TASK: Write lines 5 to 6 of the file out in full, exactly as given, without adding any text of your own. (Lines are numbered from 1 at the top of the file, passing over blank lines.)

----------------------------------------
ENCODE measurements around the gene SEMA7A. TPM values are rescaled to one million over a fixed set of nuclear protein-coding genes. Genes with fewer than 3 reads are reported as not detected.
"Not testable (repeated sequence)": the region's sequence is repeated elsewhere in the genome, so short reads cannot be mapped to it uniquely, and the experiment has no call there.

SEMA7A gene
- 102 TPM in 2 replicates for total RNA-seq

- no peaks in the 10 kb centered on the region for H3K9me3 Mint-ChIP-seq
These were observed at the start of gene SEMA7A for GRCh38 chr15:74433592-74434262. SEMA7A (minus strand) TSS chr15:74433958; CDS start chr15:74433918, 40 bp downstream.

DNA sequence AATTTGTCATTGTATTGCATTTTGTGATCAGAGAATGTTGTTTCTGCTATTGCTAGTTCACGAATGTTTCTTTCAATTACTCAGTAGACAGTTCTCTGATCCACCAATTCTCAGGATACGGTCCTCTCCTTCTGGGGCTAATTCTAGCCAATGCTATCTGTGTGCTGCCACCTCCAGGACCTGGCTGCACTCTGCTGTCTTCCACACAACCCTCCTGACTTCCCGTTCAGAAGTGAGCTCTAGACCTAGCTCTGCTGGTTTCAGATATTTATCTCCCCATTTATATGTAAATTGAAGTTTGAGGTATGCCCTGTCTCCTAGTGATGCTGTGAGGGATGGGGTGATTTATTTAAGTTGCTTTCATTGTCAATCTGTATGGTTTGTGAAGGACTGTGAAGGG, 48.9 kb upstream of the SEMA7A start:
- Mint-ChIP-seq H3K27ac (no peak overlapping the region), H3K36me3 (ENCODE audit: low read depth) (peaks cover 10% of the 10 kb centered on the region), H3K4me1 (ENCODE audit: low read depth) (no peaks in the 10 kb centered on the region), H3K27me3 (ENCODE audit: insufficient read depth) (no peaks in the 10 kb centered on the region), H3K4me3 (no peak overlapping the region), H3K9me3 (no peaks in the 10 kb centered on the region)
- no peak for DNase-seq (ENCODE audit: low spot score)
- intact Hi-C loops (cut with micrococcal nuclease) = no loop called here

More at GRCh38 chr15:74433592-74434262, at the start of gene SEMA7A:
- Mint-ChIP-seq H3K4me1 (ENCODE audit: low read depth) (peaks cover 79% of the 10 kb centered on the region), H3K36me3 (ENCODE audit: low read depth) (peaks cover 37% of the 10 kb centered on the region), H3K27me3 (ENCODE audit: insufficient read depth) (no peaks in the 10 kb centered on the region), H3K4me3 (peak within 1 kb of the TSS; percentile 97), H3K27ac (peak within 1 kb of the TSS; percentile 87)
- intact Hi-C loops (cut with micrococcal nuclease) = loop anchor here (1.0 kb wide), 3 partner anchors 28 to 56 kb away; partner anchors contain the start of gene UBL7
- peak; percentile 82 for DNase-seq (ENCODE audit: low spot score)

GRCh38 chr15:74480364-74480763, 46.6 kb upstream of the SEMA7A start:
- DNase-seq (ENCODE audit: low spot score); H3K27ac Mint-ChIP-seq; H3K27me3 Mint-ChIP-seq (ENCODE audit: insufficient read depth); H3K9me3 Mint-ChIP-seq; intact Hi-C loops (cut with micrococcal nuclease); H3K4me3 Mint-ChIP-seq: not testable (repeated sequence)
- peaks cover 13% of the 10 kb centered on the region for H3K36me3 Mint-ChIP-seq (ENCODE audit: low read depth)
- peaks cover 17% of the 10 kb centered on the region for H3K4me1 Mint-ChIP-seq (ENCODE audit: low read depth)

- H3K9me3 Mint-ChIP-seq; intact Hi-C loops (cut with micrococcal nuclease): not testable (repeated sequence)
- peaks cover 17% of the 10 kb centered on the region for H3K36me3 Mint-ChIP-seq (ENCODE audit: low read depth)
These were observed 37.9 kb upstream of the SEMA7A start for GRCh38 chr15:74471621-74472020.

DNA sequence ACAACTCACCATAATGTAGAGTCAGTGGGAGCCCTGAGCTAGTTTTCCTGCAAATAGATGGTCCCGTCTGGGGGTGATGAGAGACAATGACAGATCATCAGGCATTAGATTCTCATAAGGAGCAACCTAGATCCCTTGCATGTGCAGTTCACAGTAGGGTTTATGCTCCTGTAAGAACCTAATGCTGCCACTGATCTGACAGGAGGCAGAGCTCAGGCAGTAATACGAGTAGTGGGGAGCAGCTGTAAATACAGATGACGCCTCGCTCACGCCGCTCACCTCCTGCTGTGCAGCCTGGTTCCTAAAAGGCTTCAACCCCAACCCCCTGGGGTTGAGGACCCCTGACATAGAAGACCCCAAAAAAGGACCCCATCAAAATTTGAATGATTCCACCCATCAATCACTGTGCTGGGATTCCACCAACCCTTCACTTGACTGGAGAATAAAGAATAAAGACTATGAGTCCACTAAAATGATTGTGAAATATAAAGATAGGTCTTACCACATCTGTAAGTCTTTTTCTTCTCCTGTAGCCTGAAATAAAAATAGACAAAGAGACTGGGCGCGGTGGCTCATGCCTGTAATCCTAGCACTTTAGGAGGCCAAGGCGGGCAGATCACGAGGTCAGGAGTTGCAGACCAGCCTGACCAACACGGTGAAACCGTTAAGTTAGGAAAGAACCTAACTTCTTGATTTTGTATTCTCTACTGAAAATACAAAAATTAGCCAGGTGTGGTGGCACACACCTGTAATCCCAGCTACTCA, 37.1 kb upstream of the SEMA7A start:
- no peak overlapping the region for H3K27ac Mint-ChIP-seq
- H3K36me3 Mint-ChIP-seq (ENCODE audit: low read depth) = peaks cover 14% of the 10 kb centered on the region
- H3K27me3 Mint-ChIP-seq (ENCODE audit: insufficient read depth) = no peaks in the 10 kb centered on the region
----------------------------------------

- no peaks in the 10 kb centered on the region for H3K9me3 Mint-ChIP-seq
These were observed at the start of gene SEMA7A for GRCh38 chr15:74433592-74434262. SEMA7A (minus strand) TSS chr15:74433958; CDS start chr15:74433918, 40 bp downstream.